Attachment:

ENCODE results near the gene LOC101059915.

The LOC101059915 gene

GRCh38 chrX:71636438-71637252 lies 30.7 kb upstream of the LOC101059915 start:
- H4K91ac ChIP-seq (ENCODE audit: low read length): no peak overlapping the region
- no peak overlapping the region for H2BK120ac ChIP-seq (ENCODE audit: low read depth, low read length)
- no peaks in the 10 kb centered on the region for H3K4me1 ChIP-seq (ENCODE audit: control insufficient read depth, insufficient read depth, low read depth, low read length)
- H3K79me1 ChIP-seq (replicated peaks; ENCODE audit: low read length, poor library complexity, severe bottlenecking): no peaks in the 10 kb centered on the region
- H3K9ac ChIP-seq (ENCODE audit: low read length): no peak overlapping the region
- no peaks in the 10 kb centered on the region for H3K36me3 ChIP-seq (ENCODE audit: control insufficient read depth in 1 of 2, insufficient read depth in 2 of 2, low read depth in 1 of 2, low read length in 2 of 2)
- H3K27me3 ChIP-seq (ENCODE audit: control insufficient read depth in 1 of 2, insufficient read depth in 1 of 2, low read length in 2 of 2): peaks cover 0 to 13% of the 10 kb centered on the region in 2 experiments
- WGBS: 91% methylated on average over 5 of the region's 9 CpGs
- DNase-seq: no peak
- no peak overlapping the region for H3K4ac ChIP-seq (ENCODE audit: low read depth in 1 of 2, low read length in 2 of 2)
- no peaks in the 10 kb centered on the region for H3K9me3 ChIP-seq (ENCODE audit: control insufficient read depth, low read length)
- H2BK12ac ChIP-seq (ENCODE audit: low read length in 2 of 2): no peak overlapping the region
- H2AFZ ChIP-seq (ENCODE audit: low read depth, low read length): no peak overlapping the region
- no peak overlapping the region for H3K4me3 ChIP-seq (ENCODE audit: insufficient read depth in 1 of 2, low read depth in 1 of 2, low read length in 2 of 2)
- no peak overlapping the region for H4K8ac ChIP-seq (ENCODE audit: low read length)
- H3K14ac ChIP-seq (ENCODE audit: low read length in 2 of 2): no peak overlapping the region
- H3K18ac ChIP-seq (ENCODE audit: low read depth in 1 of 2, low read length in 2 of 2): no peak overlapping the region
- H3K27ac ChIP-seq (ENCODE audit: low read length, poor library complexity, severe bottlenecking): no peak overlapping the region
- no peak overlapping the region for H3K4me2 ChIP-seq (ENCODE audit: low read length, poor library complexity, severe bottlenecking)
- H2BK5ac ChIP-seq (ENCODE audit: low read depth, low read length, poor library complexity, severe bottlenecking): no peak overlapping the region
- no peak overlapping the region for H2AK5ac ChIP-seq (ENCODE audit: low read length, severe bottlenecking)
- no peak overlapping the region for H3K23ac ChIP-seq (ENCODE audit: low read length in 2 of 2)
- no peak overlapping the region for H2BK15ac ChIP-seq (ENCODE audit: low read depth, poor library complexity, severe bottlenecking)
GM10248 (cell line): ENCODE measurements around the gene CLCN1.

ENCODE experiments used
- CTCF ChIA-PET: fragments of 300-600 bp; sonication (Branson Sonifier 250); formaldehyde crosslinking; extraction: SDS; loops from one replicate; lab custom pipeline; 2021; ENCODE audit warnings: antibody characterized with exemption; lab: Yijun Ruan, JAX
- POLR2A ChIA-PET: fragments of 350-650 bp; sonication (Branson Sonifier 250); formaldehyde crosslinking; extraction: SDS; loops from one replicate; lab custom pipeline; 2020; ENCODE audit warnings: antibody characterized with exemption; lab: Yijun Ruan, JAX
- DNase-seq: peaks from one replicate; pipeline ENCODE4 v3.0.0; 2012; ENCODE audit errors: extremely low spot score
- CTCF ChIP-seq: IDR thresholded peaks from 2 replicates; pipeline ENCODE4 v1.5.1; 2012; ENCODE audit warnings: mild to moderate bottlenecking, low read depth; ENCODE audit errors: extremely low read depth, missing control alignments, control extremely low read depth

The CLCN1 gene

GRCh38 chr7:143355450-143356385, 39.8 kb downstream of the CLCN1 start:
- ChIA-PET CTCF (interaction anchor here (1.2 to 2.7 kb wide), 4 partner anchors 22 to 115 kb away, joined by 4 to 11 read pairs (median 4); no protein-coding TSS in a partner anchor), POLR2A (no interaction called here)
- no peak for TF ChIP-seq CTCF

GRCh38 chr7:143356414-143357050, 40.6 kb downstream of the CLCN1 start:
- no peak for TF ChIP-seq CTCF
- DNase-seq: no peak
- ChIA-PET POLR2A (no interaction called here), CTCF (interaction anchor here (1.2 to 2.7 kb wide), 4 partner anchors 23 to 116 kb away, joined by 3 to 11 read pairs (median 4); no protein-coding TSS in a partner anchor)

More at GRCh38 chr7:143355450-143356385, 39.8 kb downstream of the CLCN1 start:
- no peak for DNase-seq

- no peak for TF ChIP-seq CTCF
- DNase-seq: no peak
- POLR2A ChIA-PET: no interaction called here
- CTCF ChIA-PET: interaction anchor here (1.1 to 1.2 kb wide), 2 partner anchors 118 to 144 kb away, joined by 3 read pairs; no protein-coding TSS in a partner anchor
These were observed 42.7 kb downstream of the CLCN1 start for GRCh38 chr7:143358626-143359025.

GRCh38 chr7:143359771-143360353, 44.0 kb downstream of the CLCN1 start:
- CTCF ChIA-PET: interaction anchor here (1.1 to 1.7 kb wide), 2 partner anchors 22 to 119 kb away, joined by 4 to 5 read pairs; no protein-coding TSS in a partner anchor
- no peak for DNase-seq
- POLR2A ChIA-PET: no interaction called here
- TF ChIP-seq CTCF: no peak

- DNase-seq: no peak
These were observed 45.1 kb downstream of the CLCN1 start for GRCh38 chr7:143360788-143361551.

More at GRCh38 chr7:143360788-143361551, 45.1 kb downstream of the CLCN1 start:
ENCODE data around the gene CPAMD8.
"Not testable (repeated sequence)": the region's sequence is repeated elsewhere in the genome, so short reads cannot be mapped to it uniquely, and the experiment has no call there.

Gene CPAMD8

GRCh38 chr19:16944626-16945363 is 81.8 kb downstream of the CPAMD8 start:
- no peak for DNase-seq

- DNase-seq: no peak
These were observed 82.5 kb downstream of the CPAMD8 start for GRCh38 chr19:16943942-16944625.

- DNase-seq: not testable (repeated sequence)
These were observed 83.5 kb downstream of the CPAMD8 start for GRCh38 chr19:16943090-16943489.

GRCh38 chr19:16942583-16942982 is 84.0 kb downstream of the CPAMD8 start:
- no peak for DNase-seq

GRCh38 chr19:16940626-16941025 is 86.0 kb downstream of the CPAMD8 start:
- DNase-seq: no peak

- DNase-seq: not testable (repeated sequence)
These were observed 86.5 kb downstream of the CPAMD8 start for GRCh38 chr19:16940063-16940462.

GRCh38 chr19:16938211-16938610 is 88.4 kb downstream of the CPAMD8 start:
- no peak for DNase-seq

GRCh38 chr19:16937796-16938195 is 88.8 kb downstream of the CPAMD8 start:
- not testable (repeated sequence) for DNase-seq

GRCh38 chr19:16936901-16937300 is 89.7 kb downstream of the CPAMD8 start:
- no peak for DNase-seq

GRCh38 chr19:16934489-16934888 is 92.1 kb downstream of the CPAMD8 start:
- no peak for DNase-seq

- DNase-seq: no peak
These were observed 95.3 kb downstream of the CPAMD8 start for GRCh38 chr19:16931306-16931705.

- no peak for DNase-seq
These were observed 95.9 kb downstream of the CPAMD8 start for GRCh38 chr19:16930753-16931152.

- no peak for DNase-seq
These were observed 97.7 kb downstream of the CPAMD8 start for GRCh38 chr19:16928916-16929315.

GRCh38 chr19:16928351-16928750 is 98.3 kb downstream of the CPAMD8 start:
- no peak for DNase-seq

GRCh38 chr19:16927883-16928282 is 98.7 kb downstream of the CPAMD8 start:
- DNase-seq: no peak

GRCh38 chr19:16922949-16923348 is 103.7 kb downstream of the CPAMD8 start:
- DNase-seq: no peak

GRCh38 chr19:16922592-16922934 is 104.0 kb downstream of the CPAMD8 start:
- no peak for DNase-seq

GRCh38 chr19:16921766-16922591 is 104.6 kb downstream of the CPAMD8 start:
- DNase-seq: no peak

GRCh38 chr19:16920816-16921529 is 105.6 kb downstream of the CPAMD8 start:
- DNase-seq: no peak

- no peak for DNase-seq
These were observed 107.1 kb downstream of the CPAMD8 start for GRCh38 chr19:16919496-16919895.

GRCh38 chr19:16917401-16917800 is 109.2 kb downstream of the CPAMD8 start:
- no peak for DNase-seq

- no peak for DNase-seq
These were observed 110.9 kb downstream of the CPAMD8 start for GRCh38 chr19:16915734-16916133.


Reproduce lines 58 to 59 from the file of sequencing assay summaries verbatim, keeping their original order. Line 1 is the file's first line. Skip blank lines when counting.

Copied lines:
Gene CPAMD8

GRCh38 chr19:16944626-16945363 is 81.8 kb downstream of the CPAMD8 start: